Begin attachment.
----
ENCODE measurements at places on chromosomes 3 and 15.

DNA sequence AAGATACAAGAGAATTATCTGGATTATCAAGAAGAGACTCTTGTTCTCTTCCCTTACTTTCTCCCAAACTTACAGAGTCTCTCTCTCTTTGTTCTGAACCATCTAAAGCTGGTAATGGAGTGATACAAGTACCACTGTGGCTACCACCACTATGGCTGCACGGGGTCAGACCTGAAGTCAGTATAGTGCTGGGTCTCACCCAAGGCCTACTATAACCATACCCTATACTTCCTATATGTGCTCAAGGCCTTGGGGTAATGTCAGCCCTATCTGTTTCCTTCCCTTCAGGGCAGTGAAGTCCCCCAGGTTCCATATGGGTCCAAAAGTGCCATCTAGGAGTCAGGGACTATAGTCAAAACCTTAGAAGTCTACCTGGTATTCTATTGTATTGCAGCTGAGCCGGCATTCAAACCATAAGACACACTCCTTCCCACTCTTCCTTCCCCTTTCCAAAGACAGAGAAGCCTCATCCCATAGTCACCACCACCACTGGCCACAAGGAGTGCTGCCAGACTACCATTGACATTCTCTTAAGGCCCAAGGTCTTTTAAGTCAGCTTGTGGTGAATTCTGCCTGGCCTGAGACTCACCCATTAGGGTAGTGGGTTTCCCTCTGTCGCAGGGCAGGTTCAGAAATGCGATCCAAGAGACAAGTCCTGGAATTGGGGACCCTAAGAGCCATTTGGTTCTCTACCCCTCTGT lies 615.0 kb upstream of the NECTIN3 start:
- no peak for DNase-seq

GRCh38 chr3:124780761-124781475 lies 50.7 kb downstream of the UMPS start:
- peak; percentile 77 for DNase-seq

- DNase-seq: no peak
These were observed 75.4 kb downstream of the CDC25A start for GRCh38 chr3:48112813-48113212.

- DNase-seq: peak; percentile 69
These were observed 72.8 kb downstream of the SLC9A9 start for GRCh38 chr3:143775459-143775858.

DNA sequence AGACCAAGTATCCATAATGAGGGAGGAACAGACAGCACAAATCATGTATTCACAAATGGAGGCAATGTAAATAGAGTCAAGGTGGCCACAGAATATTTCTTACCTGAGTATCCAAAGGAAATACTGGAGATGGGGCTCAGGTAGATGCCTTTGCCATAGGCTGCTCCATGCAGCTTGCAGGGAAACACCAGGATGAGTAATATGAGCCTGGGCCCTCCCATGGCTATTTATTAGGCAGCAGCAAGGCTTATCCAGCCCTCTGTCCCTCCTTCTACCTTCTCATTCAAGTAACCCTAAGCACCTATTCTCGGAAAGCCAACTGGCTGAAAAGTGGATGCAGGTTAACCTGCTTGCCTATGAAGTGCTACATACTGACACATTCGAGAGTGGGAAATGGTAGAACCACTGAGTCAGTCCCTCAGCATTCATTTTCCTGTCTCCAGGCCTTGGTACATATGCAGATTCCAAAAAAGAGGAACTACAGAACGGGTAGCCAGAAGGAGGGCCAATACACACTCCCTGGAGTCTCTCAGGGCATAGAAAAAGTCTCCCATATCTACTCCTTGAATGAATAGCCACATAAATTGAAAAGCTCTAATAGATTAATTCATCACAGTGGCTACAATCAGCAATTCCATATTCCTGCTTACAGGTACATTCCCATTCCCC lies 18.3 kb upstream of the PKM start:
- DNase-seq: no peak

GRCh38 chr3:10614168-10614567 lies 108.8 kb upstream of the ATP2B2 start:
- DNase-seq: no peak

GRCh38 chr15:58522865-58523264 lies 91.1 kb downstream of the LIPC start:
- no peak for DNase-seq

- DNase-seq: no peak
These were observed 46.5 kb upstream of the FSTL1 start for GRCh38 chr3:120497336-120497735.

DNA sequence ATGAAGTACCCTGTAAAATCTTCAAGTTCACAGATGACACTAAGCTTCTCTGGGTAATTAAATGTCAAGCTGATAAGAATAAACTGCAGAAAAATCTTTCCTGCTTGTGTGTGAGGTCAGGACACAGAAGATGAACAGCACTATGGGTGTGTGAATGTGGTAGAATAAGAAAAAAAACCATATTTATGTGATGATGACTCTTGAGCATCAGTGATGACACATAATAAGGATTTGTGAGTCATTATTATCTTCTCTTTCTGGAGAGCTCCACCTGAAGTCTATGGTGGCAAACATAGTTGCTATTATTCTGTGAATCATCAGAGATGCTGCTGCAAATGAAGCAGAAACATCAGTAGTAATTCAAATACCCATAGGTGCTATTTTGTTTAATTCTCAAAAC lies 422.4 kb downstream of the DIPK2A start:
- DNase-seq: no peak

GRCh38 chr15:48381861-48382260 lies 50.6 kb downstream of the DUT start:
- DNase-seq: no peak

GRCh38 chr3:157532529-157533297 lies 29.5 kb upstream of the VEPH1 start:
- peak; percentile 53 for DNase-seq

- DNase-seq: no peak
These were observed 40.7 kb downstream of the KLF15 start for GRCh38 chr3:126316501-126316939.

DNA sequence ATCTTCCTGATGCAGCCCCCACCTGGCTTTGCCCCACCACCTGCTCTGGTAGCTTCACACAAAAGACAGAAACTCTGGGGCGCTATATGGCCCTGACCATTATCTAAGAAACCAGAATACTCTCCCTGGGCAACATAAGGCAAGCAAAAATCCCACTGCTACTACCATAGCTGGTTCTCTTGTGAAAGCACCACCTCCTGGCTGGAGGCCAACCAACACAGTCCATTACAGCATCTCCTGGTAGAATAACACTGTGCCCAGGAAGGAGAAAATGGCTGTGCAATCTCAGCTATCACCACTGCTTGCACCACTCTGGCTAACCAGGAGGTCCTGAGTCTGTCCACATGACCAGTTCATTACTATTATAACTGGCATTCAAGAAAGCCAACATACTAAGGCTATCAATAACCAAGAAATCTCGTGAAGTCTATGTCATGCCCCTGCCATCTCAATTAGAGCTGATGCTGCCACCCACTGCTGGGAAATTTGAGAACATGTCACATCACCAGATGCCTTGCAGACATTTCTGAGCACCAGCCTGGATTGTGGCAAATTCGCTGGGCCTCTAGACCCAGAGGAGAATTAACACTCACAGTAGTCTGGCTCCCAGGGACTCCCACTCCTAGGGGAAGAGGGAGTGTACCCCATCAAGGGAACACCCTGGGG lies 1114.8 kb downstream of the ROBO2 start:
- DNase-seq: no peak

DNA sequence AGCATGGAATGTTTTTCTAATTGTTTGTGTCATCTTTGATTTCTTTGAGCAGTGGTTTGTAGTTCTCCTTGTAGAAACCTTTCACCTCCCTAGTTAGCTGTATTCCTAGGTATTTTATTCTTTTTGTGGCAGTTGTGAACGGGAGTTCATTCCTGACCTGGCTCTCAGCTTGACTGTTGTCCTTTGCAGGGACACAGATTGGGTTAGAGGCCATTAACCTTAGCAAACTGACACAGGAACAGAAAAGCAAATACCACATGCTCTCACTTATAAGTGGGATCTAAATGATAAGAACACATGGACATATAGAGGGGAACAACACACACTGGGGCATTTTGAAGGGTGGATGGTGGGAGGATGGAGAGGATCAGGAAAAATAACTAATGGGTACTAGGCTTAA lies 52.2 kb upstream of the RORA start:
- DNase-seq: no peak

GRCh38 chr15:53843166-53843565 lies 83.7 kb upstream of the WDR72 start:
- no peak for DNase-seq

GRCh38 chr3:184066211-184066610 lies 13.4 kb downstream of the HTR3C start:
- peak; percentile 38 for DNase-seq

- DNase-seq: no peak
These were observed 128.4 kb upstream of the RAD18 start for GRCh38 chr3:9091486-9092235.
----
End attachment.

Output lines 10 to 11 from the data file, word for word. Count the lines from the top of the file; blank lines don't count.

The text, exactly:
DNA sequence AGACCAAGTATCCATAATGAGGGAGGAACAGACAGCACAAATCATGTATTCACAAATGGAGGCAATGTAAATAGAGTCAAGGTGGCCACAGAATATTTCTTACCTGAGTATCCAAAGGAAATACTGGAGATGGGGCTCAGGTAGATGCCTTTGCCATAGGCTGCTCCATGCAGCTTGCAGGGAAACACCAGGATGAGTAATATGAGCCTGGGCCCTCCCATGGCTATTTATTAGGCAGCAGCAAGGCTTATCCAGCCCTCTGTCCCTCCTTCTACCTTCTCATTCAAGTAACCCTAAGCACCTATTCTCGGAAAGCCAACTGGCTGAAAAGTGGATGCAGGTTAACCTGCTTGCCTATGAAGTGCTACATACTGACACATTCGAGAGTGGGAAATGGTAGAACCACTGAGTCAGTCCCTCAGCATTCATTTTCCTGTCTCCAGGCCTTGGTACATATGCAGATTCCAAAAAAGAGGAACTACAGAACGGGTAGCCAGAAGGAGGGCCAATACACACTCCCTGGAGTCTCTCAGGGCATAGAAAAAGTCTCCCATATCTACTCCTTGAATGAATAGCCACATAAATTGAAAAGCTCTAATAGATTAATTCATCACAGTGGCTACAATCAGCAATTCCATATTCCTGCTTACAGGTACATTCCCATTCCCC lies 18.3 kb upstream of the PKM start:
- DNase-seq: no peak